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Folks ...its payback time
by Ad Konings

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Many rock-dwelling cichlids stay their entire lives within hundred meters of their place of birth and in principle form relatively small breeding groups within the population. The genetic diversity of such local groups is not necessarily larger than that of a captive breeding group. For several of the species kept in captive breeding programs their genetic diversity is millions of times higher than that of their wild counterparts because there are no wild counterparts; these species are extinct in the wild! Reintroduction may not copy exactly the genetic makeup of the original population, but it is a lot closer to the real thing than no fish at all.

We have a chance to prove that this works and we may even be able to involve Malawian students in the project. Along with the tremendous over-fishing and species loss that is taking place in Lake Malawi, the demise of a few cichlid species is to blame to unscrupulous collectors; case in point: Pseudotropheus saulosi. This species is endemic to Taiwanee Reef which is a large reef, but most of it is in water deeper than 80 meters. The area where P. saulosi lives, where they find the algae they feed on, is rather small, like the size of a quarter football field. It doesnt need a lot of imagination to see that the population of any endemic cichlid at the reef is vulnerable to over-fishing. Till about ten years ago P. saulosi occurred in sometimes large schools of hundreds of individuals that wandered through the habitat foraging from the biocover on the rocks.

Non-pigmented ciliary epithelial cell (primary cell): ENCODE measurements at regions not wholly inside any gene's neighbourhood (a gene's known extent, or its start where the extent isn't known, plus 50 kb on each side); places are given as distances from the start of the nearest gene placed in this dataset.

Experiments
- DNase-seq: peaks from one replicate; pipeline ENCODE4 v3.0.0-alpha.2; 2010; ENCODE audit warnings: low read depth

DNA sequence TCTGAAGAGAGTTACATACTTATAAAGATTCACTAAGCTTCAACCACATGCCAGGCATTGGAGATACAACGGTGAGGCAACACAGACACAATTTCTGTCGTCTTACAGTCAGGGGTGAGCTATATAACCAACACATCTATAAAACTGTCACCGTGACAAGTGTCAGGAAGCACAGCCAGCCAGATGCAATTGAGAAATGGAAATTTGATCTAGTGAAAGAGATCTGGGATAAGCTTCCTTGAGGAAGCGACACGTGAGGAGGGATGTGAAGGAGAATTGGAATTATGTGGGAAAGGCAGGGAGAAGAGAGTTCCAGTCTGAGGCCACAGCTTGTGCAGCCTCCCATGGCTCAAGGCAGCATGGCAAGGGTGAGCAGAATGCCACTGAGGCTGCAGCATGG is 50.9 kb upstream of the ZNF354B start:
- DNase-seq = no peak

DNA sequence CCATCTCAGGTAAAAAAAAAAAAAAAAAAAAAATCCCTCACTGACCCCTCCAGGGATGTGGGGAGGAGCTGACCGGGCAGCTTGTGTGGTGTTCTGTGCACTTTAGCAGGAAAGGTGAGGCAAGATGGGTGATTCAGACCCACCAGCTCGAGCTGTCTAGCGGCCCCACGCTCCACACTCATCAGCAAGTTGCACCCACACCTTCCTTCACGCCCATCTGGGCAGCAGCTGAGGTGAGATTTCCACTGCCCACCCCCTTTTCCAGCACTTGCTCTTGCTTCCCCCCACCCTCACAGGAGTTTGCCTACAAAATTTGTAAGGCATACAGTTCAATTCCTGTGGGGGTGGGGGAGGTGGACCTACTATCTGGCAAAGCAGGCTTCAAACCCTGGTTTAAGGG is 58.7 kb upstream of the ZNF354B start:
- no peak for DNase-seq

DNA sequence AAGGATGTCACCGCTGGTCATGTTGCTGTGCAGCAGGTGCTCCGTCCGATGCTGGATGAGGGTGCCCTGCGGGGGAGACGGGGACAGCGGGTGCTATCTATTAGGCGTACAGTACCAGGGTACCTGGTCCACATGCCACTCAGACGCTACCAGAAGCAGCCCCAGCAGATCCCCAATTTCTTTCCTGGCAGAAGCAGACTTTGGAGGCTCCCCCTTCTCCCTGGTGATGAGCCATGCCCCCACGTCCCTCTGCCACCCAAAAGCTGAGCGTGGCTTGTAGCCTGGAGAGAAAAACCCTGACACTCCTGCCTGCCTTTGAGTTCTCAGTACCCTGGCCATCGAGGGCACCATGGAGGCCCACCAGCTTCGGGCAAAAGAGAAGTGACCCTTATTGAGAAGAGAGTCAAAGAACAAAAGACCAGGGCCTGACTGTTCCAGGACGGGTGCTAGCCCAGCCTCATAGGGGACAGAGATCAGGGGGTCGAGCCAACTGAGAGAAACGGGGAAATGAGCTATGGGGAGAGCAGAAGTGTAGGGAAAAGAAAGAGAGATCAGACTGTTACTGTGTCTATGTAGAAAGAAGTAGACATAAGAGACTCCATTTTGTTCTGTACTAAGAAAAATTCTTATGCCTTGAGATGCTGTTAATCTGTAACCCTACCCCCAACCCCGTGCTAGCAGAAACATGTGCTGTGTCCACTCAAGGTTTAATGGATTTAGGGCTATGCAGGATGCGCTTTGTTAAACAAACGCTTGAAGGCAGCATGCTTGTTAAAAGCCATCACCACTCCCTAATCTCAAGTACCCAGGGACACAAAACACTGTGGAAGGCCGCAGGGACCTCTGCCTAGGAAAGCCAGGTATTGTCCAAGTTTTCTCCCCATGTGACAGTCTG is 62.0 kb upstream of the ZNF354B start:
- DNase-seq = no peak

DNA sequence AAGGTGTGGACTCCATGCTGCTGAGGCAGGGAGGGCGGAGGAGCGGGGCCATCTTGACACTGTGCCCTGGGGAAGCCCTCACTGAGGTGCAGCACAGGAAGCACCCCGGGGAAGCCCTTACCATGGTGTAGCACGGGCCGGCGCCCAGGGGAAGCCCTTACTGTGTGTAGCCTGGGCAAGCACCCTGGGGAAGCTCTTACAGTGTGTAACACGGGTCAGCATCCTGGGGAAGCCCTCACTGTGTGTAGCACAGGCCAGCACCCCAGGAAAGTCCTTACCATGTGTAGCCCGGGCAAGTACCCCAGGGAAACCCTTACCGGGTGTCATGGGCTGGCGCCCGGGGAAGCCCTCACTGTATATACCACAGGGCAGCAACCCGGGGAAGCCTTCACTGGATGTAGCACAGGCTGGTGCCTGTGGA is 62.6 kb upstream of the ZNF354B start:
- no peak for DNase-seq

Natural environment Underwater Organism Fin Marine biology

During the last decade several collectors of ornamental fish have concentrated on catching large numbers of P. saulosi and as a result the species is becoming scarce. When I visited the reef in August 2010 there were only a few specimens to be seen. The large boulders you see in the video clip below used to be covered with hundreds of P. saulosi but in 2010 there were only three individuals on this rock and many boulders had none at all.

The program I envision should consist of the following stages:

  1. Local government should forbid the collection of any rock-dwelling cichlid (P. saulosi and Protomelas sp. steveni taiwan) at Taiwanee Reef. This does not affect the local fishermen who collect utaka in the area. I also understand that there would hardly be any enforcement possible apart from inspecting what fishes are exported from Malawi.
  2. A survey of the extant population of P. saulosi in the upper 20 meters of the reef (they are very rare in deeper areas) should indicate how many can be collected for a captive breeding program. Since I dont expect a large genetic diversity 25 females would be sufficient to guarantee a say 95% of the existing diversity.
  3. A small fin clip of the live fishes (breeders) would be taken (anal fin of females and tip dorsal fin of males) and the DNA analyzed to get an idea of the diversity. The DNA typing can be done abroad.
  4. Breeding groups are set up in Malawi to prevent legal problems when importing live fish back into Malawi.
  5. After one/two years, reintroductions can take place and monitored every year thereafter. If, however, the fishing ban was effective, the species could have (partly) recovered on their own account and reintroduction would not be necessary.

This would be a simple project that shouldnt cost much money to complete. It would certainly emphasize the importance of the work others do by maintaining endangered species in captivity. In the case of P. saulosi if we wait any longer we may need to reintroduce the aquarium strains. The FOTAS/CARES convention made one thing clear and that is that action is needed now, when there are still opportunities. After all the years we have enjoyed cichlids, Paul Loiselle said it best:

Folks its payback time.

Without your input and generosity many Malawi cichlid species will not be there 20 years from now.
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For more information on Cichlid Conservation visit Cichlid Press and the Stuart M. Grant Cichlid Conservation Fund
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